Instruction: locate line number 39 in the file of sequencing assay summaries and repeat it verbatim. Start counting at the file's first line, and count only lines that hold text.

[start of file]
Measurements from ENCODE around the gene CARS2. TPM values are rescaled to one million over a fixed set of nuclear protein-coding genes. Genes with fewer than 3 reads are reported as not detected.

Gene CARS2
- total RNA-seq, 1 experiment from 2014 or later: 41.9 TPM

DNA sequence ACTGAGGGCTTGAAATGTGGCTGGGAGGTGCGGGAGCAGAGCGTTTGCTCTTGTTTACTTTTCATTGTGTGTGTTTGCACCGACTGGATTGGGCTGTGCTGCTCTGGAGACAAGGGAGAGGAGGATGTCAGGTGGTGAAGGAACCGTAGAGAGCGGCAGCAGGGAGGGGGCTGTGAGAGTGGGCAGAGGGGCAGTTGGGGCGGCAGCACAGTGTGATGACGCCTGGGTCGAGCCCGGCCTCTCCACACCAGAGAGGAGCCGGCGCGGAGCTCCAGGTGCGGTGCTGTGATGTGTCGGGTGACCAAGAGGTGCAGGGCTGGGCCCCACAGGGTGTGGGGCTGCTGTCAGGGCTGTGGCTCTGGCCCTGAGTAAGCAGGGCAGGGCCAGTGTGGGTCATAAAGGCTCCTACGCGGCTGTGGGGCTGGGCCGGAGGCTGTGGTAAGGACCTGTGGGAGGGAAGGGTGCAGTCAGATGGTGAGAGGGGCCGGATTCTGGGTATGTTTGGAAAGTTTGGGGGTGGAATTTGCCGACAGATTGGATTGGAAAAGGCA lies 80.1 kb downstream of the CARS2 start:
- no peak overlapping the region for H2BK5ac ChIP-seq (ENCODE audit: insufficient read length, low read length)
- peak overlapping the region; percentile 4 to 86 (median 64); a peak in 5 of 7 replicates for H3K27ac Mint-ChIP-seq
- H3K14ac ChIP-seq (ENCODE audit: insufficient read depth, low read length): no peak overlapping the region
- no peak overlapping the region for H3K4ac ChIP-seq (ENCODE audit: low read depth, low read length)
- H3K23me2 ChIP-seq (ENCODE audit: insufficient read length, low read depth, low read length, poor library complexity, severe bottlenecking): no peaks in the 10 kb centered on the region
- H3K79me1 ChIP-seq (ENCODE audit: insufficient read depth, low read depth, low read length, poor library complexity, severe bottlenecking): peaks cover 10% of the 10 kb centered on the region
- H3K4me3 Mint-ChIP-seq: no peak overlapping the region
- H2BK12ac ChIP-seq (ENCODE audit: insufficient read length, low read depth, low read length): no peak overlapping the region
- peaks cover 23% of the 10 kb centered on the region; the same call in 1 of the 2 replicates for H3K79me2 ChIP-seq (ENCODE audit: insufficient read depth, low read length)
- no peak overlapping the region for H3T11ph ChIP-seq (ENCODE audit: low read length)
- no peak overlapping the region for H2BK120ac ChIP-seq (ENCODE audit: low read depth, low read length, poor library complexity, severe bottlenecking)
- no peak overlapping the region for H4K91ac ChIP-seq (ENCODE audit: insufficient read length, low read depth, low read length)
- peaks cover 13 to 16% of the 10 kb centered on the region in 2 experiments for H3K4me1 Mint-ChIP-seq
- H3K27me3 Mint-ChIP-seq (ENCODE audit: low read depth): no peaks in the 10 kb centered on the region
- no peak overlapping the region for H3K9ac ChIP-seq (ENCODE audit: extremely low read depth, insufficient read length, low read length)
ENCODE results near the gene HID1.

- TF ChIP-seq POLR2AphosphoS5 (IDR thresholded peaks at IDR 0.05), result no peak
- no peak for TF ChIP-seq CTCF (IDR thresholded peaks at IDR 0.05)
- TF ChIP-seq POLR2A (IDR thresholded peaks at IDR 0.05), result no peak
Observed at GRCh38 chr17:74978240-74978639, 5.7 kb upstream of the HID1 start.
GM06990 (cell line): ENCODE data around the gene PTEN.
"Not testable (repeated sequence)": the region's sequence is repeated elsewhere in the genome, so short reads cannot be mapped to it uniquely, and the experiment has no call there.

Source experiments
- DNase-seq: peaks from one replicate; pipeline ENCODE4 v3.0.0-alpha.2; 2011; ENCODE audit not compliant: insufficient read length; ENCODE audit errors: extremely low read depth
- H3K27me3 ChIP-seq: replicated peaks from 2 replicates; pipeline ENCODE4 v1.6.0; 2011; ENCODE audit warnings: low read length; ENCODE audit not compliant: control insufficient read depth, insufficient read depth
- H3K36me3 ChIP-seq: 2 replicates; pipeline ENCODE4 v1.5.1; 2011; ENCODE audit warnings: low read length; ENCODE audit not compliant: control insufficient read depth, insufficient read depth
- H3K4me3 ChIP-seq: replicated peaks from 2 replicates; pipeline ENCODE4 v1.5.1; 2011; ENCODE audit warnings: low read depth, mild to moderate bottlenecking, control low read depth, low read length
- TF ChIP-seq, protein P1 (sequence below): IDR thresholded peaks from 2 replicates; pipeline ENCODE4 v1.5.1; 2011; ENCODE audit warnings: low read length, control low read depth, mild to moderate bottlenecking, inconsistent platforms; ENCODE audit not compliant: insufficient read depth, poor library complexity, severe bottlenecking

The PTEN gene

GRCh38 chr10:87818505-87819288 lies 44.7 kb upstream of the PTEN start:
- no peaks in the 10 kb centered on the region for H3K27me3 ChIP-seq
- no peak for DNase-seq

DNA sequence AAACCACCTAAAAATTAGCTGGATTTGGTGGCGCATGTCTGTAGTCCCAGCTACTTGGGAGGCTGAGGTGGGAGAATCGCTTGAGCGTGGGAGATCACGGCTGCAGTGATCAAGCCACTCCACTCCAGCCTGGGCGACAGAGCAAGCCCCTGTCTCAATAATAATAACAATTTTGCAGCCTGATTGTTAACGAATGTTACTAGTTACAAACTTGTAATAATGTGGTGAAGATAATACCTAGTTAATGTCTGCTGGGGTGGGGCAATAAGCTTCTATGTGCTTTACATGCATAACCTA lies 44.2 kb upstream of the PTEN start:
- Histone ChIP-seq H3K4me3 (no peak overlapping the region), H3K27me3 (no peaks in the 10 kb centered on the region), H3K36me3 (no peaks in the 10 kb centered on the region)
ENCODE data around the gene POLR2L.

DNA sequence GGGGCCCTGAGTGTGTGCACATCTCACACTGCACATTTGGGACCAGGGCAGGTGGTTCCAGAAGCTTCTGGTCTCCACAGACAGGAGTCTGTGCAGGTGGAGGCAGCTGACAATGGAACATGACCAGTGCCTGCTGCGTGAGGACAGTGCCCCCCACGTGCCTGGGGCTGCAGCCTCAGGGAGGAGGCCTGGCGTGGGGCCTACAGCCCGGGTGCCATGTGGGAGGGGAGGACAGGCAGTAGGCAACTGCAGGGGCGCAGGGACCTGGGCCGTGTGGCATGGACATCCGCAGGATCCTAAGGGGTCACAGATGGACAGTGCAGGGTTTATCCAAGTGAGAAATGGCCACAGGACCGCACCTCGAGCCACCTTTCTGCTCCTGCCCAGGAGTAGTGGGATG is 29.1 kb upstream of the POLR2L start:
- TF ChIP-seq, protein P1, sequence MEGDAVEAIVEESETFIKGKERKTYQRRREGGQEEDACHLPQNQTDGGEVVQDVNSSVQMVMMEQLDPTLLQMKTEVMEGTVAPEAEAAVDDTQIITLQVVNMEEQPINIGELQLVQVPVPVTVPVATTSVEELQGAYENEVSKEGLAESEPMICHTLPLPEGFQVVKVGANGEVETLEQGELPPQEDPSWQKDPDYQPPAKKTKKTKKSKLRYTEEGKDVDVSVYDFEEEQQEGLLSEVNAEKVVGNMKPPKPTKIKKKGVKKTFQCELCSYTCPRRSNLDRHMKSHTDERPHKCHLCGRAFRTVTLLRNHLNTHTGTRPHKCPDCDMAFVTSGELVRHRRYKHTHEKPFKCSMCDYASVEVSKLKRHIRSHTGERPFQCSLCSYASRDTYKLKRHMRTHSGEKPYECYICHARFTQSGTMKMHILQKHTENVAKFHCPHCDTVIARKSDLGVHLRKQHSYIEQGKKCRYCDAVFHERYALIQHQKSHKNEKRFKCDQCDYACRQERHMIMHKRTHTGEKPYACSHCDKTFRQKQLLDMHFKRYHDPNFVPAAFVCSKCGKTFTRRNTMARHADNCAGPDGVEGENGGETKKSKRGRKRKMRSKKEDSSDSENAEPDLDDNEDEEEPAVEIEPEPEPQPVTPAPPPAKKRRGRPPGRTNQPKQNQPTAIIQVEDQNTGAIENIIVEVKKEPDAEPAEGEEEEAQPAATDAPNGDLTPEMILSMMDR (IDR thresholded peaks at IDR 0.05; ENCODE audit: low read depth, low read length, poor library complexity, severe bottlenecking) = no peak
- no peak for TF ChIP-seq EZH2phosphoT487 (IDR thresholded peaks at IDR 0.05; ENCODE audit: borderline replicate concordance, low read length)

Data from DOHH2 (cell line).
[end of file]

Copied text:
ENCODE data around the gene POLR2L.